Second, regardless, the litigation involving the CSNM is about the Antiquities Act, not the O&C Act. The Antiquities Act – and all case law interpreting it – is clear that the President has extremely broad authority to designate and expand (but not reduce!) national monuments. There is nothing in the Antiquities Act that conflicts with the O&C Act, and so the principles of statutory interpretation tell us the two laws must be read together. Hence our litigation position that the monument’s expansion was entirely legal.

    Third, this isn’t a situation where “real time decisions” need to be made about land management. President Obama expanded CSNM, and BLM hasn’t been precluded from making land management decisions about either the monument’s management, or management of the O&C lands outside of the monument.

    Really, this isn’t an issue about agency decision making, because POTUS was the decider, not the agency.

    And finally, yes, the article was from the Medford Mail Tribune, one of the papers in southern Oregon that has covered this issue for years. As the ed board correctly points out, there are 3 lawsuits (all brought by the timber industry) challenging the expansion of CSNM: the Oregon District Court ruled in favor of the monument’s expansion, whereas the DC District Court reached the opposite conclusion (but without any real rigor). All 3 cases are on appeal: one to the Ninth Circuit, and two to the DC Court of Appeals.

    • Thanks Susan! It’s an interesting discussion about “forest production”- if I thought about that area in the 30’s (almost 100 years ago now) I would have thought that Congress meant timber also.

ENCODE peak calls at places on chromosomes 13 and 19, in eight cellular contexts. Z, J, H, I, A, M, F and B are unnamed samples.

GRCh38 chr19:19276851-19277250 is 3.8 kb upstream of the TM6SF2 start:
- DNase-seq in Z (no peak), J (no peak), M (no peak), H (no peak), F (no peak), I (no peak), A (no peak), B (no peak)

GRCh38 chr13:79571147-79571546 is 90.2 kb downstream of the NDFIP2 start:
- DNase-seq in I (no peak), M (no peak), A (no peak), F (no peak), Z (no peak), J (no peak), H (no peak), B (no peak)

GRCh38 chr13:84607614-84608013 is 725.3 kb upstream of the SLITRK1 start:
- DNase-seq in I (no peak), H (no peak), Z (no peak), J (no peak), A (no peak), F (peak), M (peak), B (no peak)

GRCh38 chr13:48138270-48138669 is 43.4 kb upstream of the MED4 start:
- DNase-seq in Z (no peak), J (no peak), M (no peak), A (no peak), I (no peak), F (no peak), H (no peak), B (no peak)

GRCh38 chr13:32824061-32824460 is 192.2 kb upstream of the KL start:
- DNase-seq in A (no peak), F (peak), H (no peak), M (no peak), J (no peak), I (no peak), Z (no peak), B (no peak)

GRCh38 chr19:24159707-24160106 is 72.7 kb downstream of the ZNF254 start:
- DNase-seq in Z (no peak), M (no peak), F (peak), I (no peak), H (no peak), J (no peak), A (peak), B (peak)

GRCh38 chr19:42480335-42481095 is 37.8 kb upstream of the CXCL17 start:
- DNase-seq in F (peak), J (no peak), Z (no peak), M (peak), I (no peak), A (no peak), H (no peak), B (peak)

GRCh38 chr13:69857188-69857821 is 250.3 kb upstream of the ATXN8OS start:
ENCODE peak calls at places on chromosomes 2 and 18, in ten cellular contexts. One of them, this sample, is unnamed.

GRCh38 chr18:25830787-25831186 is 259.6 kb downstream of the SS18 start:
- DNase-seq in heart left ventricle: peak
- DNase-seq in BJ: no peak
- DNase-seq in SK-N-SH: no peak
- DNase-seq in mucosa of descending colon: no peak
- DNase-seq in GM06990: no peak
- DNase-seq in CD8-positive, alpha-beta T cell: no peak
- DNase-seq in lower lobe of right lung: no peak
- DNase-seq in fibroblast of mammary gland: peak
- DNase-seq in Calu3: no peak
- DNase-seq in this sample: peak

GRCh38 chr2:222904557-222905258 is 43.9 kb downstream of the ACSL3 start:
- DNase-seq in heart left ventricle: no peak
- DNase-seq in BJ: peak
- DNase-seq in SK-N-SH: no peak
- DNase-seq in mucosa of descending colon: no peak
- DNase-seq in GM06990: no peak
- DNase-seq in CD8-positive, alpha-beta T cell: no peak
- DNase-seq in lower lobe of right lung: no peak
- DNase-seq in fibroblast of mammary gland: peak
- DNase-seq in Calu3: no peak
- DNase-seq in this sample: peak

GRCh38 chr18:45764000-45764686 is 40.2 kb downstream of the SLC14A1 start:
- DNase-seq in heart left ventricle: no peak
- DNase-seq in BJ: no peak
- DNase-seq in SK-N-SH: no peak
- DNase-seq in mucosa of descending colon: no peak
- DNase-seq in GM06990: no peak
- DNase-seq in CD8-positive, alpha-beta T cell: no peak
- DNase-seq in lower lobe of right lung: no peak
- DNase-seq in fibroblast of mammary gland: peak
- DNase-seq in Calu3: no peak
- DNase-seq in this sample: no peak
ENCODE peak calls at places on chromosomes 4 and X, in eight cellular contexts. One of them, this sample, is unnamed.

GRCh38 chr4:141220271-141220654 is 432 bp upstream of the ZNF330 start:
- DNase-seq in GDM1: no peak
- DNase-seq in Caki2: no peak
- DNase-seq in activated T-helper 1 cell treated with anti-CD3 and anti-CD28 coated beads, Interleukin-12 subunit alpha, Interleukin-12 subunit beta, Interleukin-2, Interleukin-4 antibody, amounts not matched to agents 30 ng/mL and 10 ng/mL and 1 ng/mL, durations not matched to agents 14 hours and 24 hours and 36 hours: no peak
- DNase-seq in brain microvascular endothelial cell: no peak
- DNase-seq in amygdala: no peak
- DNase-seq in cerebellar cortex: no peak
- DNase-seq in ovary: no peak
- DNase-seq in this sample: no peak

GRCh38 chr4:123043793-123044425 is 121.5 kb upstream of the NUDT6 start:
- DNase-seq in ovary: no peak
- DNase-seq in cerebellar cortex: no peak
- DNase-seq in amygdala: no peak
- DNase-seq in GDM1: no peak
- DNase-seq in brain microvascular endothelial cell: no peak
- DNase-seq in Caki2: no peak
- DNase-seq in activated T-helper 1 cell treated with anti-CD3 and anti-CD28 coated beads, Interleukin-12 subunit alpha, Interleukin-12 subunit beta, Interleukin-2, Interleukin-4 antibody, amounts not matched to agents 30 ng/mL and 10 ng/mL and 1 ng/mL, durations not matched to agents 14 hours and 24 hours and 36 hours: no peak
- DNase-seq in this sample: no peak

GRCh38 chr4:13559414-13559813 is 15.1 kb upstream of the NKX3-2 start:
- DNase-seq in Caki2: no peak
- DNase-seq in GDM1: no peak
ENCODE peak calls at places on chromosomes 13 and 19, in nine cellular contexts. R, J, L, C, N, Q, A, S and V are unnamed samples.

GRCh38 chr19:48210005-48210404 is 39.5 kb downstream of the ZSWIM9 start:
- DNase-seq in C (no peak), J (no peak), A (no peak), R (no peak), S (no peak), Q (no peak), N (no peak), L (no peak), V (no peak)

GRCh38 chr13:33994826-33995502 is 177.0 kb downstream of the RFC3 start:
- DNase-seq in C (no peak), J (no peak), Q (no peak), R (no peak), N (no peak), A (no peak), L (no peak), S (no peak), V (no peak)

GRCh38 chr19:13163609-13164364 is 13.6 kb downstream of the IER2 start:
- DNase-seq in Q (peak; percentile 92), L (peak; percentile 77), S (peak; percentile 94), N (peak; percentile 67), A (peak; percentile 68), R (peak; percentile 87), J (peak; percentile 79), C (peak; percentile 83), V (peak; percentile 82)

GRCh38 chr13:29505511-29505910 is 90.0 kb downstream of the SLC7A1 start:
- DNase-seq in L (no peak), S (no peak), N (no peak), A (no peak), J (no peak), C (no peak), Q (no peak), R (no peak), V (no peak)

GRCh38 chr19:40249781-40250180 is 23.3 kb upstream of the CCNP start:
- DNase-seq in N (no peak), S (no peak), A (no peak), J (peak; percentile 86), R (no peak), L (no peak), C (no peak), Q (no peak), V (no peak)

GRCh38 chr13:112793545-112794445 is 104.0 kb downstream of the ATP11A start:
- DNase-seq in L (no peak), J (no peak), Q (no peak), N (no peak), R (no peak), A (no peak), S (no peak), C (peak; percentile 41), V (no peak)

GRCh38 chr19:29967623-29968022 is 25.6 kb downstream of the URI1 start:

Do you have any insights as to why the Trump Administration’s DOJ would seem to be on the same side as environmental interests in this case?

      • Yes. The government’s support of the CSNM expansion is consistent with their legal position on the Utah monuments, which is that POTUS has broad discretion to designate and alter monuments. The conservation community believes that this is not completely correct, and that the Antiquities Act is a one-way lever: it allows for the designation and expansion, but not reduction, of monuments.

        Thus, under DOJ’s legal theory, they are defending CSNM because what Obama did (e.g. alter [expand]) is consistent with what Trump did with the Utah monuments (e.g. alter [reduce]).

        There are a number of law reviews that discuss this one-way lever issue, including this one from Squillace et al.: https://www.virginialawreview.org/volumes/content/presidents-lack-authority-abolish-or-diminish-national-monuments

  3. The annual productive capacity of the O&C lands is 1.2 billion board feet, and annual harvests in the last 25 years have averaged about 200 million bf. A colleague who worked for BLM told me a few years ago that 750 million bf could be harvested annually while also meeting the needs to manage water, habitat, recreation, etc.

    • That sounds about right. Part of the issue, though, is that the volume isn’t evenly distributed across the O&C estate. Much of the O&C lands in northwest Oregon have been heavily harvested, whereas much of the remaining volume is located in southwest Oregon; and that volume is generally older forest (160+). So, while there is standing volume to be harvested, it is of the kind that is society and wildlife value; and people will sit in trees to protect.